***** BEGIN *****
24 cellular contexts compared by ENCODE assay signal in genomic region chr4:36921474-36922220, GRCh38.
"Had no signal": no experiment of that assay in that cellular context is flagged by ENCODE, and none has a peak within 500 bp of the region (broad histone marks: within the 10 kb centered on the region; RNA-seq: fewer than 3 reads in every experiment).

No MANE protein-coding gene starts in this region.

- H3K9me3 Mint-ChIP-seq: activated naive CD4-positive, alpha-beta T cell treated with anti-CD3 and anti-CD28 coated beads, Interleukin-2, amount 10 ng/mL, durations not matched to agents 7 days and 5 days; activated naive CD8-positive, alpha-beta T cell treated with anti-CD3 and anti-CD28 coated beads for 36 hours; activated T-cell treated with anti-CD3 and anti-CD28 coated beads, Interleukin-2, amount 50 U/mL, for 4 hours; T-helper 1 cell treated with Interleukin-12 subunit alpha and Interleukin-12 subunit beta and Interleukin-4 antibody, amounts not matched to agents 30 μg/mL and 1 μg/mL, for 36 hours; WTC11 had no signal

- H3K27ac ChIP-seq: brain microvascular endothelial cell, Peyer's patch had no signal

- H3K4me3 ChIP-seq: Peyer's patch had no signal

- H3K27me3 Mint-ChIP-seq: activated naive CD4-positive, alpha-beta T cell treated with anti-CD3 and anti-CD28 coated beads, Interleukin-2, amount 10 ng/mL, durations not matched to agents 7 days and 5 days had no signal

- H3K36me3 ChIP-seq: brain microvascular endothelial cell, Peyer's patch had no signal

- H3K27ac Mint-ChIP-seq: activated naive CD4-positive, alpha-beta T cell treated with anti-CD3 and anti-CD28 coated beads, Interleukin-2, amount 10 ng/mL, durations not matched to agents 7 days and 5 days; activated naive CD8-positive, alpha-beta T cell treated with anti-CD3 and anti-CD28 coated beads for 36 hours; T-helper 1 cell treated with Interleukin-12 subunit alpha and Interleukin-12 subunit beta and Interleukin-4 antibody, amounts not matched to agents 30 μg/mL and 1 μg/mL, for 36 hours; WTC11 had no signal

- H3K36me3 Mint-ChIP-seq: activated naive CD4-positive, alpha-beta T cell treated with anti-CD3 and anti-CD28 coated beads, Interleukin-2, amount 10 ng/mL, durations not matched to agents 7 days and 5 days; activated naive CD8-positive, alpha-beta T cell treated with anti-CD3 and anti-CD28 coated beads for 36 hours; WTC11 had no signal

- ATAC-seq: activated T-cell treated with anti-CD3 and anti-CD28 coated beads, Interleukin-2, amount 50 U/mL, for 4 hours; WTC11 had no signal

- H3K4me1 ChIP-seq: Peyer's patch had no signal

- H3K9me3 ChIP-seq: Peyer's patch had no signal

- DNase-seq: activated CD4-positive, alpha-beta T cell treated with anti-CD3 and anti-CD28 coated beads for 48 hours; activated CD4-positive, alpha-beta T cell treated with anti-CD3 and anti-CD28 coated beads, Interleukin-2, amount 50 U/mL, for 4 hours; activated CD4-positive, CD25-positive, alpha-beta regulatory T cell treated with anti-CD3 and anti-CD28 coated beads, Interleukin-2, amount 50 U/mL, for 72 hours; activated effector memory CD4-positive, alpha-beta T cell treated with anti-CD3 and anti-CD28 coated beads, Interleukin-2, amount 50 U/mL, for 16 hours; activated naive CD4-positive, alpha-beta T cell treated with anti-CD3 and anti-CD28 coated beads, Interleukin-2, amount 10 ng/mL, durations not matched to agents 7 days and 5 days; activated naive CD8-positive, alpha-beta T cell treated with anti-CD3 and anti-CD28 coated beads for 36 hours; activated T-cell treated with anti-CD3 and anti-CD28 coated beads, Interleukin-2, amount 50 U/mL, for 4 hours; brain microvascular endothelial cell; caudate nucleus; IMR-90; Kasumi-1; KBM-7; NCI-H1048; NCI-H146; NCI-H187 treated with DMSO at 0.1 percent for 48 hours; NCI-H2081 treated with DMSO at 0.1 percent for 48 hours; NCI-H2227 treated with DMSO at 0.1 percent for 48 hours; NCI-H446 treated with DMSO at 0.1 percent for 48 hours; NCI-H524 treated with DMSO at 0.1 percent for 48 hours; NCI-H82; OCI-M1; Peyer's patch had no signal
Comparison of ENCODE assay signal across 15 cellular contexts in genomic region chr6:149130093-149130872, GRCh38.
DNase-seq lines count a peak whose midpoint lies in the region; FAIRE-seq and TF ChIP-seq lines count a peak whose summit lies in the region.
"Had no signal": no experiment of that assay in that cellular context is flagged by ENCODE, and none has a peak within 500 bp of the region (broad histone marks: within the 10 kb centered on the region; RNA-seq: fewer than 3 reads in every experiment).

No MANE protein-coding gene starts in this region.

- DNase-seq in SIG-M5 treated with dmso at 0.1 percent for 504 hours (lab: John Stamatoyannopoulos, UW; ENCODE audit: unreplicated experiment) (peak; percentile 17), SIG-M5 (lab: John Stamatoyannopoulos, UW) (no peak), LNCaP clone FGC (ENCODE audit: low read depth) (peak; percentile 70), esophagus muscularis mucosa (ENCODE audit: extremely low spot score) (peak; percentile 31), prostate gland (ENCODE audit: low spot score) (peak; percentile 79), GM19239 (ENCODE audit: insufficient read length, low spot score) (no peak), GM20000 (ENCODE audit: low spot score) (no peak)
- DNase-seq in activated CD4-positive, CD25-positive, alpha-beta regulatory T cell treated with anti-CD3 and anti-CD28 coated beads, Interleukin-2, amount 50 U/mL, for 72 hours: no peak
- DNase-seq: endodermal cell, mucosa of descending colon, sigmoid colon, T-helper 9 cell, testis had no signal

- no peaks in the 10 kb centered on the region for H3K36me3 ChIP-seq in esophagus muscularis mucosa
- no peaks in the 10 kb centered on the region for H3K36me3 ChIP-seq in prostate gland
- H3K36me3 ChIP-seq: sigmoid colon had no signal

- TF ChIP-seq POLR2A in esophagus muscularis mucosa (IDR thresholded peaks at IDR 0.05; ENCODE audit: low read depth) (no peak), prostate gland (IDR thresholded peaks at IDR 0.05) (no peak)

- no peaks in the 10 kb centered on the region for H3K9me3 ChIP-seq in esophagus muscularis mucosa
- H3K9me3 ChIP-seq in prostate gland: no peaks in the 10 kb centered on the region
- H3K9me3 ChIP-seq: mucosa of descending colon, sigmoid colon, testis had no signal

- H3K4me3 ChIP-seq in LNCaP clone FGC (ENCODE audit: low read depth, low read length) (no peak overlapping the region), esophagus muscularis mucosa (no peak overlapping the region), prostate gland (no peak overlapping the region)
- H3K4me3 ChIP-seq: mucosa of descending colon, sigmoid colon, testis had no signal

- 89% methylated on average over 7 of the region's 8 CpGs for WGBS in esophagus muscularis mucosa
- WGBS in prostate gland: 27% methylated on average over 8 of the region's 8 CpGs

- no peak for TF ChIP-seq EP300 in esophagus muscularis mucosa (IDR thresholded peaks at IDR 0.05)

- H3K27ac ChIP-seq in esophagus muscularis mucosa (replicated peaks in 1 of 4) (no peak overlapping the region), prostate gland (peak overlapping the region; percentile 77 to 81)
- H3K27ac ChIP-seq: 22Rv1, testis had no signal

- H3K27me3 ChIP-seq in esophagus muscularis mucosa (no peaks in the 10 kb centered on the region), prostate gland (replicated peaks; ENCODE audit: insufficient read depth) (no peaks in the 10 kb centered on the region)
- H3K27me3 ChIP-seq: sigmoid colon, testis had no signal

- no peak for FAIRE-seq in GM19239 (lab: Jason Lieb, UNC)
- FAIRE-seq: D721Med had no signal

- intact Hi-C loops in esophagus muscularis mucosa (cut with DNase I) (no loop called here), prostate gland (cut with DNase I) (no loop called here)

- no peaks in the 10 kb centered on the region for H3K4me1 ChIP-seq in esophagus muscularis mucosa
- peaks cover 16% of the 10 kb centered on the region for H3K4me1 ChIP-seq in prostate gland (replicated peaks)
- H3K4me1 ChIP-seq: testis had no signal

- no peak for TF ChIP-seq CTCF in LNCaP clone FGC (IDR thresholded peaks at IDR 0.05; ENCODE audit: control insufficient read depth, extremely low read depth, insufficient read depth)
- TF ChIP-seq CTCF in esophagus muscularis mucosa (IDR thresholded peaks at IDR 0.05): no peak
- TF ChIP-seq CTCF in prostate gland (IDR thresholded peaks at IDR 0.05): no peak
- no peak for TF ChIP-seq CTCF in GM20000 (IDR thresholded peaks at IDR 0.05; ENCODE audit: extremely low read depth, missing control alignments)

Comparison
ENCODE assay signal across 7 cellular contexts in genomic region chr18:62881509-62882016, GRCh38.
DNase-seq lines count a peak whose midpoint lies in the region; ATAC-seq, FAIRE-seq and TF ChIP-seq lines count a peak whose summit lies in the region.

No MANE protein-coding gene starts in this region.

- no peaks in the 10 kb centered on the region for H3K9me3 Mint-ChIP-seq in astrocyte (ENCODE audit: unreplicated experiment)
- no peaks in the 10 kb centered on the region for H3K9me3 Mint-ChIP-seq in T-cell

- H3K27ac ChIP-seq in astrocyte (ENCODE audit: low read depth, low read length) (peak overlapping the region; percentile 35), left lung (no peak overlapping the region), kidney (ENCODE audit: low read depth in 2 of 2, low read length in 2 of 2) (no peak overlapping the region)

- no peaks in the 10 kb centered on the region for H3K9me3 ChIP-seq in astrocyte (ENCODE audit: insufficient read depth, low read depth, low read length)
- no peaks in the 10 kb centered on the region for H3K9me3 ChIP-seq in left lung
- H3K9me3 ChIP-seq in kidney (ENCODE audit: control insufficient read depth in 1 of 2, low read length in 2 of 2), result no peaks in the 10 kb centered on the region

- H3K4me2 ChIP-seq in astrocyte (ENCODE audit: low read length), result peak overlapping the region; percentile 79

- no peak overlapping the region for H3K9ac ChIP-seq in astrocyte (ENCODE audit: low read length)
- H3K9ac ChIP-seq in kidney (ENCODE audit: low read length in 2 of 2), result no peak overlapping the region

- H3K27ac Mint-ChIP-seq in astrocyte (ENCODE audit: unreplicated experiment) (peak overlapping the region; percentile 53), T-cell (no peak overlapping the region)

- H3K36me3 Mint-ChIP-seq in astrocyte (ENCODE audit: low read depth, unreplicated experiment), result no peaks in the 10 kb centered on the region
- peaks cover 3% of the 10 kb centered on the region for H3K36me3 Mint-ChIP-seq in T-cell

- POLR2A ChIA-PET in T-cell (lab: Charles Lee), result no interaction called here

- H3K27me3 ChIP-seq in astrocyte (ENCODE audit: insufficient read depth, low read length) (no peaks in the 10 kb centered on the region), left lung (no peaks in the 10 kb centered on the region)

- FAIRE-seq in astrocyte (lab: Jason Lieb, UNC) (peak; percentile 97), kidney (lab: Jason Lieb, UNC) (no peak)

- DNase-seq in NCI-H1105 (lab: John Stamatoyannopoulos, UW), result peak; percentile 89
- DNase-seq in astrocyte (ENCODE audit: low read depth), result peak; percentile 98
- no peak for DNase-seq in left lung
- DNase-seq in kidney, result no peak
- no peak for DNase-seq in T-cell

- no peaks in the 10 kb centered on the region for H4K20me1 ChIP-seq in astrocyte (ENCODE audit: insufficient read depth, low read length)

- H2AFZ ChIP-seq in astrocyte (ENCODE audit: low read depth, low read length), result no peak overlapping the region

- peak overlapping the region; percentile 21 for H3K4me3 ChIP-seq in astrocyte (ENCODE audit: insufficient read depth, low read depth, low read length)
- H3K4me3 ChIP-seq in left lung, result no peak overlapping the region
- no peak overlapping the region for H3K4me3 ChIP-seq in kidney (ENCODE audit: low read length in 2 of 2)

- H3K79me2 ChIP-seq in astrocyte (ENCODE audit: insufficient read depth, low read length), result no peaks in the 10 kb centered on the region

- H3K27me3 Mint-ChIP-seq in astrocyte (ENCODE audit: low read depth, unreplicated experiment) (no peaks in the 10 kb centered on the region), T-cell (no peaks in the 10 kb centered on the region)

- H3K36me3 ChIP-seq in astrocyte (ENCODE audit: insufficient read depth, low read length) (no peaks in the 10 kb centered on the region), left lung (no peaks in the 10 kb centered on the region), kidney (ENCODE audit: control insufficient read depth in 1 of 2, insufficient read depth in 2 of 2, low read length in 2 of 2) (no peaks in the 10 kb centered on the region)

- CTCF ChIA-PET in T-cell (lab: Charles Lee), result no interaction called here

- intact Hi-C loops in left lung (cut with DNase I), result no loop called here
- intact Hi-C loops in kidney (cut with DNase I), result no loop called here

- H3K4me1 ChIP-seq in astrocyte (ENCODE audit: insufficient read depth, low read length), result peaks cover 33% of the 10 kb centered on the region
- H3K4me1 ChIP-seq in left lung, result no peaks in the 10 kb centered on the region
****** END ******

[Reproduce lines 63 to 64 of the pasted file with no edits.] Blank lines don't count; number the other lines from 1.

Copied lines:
- peaks cover 3% of the 10 kb centered on the region for H3K36me3 Mint-ChIP-seq in T-cell

- POLR2A ChIA-PET in T-cell (lab: Charles Lee), result no interaction called here